by senior contributor Brendan Kownacki
It was the shipwreck heard 'round the world and the movie epic to match: Titanic.
Some have called it a 100 year obsession, and that's almost an understatement to describe the interest in the mighty ship.
Starting with the excitement prior to its maiden voyage in April 1912 to the shock and fascination after the ship went down after hitting an iceberg in the middle of the Atlantic, Titanic has captured the minds and hearts of people around the world.
To commemorate the 100 year anniversary of the sinking on April 12, the National Geographic Channel prepares to premiere two new films that explore the history of the sinking, "Titanic: The Final Word with James Cameron" and "Save the Titanic with Bob Ballard".
Wednesday evening, NatGeo along with sponsor USA Today hosted a preview for the upcoming documentaries as well as a special screening of Cameron's famous film epic starring Leonardo DiCaprio and Kate Winslet. Cameron's Titanic is being released this month, remastered in 3-D as a nod to the anniversary.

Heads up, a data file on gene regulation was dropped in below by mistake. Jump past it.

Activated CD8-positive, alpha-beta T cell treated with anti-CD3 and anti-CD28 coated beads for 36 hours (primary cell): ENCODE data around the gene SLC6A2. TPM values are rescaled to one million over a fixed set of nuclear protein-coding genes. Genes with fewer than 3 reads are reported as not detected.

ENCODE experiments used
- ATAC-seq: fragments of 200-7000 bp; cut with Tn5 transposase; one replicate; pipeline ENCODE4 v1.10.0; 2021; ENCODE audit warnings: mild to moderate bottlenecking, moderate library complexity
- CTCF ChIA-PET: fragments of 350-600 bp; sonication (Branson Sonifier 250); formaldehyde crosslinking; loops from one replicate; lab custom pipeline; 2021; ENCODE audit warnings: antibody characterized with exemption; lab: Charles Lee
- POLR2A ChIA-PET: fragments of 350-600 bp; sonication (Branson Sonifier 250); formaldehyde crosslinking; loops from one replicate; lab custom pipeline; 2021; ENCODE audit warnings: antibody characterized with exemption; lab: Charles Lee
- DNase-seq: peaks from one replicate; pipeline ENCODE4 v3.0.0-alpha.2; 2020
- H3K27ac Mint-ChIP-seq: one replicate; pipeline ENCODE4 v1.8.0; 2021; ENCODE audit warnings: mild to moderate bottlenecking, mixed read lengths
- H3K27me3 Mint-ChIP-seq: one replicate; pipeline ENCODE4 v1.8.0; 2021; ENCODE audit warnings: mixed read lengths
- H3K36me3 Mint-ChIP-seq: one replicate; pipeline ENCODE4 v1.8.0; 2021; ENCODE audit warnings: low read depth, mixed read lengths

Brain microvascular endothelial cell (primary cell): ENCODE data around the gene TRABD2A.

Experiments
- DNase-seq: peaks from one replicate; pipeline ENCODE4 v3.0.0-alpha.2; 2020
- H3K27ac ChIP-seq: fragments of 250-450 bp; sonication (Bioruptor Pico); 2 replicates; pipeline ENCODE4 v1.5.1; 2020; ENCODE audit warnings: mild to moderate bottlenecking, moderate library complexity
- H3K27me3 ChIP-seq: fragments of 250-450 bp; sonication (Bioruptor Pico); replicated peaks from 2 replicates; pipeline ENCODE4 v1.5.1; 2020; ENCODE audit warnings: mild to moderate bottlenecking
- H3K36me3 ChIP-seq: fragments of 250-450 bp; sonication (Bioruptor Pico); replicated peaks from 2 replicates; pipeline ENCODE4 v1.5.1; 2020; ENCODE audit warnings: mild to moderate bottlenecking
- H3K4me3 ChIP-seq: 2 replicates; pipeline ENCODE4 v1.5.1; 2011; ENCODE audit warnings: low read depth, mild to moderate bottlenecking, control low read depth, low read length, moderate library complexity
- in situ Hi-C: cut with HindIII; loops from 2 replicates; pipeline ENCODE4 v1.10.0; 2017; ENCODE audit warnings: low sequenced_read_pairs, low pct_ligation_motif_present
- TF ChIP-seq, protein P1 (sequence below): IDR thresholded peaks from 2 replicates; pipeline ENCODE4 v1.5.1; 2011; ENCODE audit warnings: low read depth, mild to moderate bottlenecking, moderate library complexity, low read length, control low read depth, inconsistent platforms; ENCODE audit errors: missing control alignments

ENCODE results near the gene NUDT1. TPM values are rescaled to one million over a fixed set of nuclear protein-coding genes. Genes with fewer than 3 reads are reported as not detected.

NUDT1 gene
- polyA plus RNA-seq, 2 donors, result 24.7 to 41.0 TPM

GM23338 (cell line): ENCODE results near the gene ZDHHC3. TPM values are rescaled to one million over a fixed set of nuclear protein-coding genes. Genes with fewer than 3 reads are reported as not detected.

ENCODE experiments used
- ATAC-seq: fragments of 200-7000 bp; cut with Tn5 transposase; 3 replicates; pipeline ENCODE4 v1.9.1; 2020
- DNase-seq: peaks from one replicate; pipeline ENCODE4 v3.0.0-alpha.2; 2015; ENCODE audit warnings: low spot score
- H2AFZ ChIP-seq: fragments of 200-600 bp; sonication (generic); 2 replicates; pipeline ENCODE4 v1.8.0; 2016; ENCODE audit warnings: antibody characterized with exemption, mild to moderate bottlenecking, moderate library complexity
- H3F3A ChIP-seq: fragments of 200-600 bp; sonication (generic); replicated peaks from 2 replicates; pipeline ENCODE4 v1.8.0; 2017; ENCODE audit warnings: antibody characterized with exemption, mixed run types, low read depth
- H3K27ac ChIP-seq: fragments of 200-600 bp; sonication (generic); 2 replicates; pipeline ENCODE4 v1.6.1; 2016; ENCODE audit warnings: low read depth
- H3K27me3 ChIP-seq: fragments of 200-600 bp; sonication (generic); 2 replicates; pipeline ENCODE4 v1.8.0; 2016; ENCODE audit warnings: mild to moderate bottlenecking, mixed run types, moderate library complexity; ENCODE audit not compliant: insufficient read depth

Prior to the screening, guests got to delve deep into the world of Titanic with a special exhibit of artifacts in the National Geographic headquarters which included information on the boat itself, multiple models of the inner workings of the massive vessel and a titanic sized analysis of the sinking.
The exhibit showcases the tragedy of the voyage and highlights that "for every two people saved [from the boat], four perished". The wreck, which still remains at the bottom of the Atlantic was found by Robert Ballard in 1985, 73-years after the sinking and has since been visited by numerous explorers, scientists and filmmakers, including Cameron, who almost certainly has spent more time 'aboard' the boat than any of the actual passengers ever did.
Cameron's much acclaimed 1997 film epic named for the boat ran away with awards and is still one of the highest grossing films of all time.
National Geographic Channel Executive Vice President Michael Cascio pointed out that a staffer pointed out to him prior to the screening that she was in the 3rd grade when the film was originally released. "I wondered when did the 90s become ancient........or when did I become ancient" he joked to the crowd.
That said, he held high praise for Cameron who took a very scientific approach to studying the shipwreck, but for Titanic, and for the upcoming NatGeo documentary. "We are using every tool at our disposal to distribute content on this important anniversary" added Cascio as he introduced the film...
In the end perhaps it is Cameron that built the "unsinkable" Titanic...his ship doesn't seem to be going down any time soon.